It's hard to believe that we are already more than half way through February. Time really does fly! Signs of Spring, however small, can already be spied, and the days are slowly but surely getting longer. In fact, last Monday morning was the first time in months I left the house in daylight, and for a week or two now darkness hasn't yet descended while I'm making my way home.
Even so, I have to set the Time Machine back a couple of weeks, to February's first weekend, as I hadn't finished telling you about it.
We hadn't been to any flea markets for a month and we were starting to get seriously itchy, so, that particular Sunday, we bit the bullet and went to the much scorned indoor flea market in Antwerp. You know, the one we vowed never to go near again. Which shows just how desperate we were ...
Before we left, we briefly stepped outside for outfit photos. It was chilly, even though I was wearing a - gasp! - jumper! It's a cardigan actually, but I'm always wearing it as a jumper. It isn't vintage either, nor is it new-to-me. It's King Louie and picked up from an outlet shop while on holiday in Belgium's west country back in 2013. I love its deep ochre yellow and, of course, the blue rosebuds and diamond pattern at the yoke!
I came across this skirt in one of the charity shops we'd visited the day before. The fabric's a sturdy cotton, in very dark blue, almost black really, with a lighter blue plaid pattern, and tiny speckles in off-white and burgundy.
I never thought I'd see the day I'd be wearing a pencil skirt again, but the two rows of kick pleats left and right, gathered by buttoned tabs, make it quite comfortable to wear.
My opaques were the same colour as the cardigan, and I chose a pair of blue booties.
The skirt which came with this Tweed jacket hasn't been worn for a long time. Although I like how the suit looks when worn together, the Tweed fabric, even though it is lined, is rather scratchy, even when I'm wearing a thick pair of tights.
The jacket often sees the light of day, though. Here I added my warm woolly burgundy hat, one of my new scarves bought the day before and my gold leather gloves, which have already seen a lot of wear since I bought them in the January sales.
At first sight, the flea market didn't seem to be very promising with many gaps between stalls, but we soon came across a stall selling new leather boots for € 10 a pair. They even came in different calf widths, so when I tried on this gorgeous tan pair, I was glad to find I could zip them all the way up.
This blue woven handbag with two rows of plastic rings was hiding at the bottom of a box. It was mine for € 5.
I couldn't resist this pretty little tin. Aren't those colours gorgeous? The bottom half is a solid green and marked "Victoria", a Belgian chocolate brand which stopped trading in the 1970s.
We stopped to talk to a lovely lady in her eighties, who's been buying and selling collectibles since she was a young girl.
Her stall has all manner of lovely things, but my eyes immediately zoomed in to the red bear brooch, recognizing it as being from the same range as my beloved 1950s Bambi brooch.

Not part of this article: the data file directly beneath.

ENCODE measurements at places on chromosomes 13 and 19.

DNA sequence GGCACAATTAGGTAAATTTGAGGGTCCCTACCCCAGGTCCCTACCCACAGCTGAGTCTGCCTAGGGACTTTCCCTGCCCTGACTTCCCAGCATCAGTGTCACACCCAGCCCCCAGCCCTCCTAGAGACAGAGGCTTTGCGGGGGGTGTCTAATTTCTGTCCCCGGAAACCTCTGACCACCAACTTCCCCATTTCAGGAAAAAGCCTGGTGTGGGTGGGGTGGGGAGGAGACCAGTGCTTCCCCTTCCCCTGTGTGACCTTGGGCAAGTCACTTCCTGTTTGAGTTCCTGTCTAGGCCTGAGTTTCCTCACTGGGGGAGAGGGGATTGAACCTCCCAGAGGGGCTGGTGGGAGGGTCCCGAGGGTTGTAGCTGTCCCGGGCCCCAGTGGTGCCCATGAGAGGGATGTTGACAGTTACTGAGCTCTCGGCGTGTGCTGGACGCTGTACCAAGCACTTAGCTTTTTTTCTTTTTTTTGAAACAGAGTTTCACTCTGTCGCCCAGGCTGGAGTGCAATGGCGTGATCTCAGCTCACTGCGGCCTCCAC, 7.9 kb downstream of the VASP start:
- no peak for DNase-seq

I also bought two pairs of vintage shoes from the same stall. The pair on the right bears the name of a long gone Antwerp shop.
There were still quite a few aisles to trawl after lunch, but nothing really appealed to us, until we stumbled upon this boxed vintage Tala icing set.
We have collected a bit of kitchenalia over the years - most of which we actually use - and even though there one or two Tala items among them, this is the first time we happen upon vintage Tala in Belgium.
Tala is one of Britain's oldest baking and kitchenware brands. They were founded in 1899 in Stourbridge, which is in England's Black Country and not in Birmingham, as rightly pointed out by Vix, who's a Black Country girl herself!
This set, which used to belong the seller's Mum, dates from around 1950.
Not only does it contain a syringe and all of the twelve different icing tubes, there is a turntable as well, which admittedly is a bit wobbly.
But there's more! The set also contains a booklet, called "How to Decorate a Cake", for which Tala collaborated with baking and icing expert, Anne Anson.
The booklet is a feast for the eyes, full of brightly coloured, mouth-watering illustrations of spectacularly decorated cakes and biscuits, with detailed instructions on things like flower making and designing icing patterns.
But the box had yet another surprise in store! Look at this wonderful Tala catalogue listing all the available items in their bright and colourful range of kitchenware at that time. Most of which I wouldn't mind having in Dove Cottage's kitchen, I must add.
In spite of never having iced a cake, this isn't even our first icing set.
Slightly younger than our recent find, but still dating from the 1950, is this set, containing just the syringe and six icing tubes. At least that's what it said on the box. But look, we've got an extra three!
We found it while on holiday in Wales, in an Aladdin's cave of an antique shop in Newcastle Emlyn.
This cute little tin contains our oldest set, bought from a delightful shop selling kitchenalia in Rye, when we were holidaying in the area in 2005.
This is Tala's "King Set" No. 1871 and apparently it was listed in their 1937 catalogue!
I'll need to show you some more of our kitchenalia treasures one day ...
As for the flea market, will we be going again? Never say never, I'd say!
Linking to Patti's Visible Monday at Not Dead Yet Style!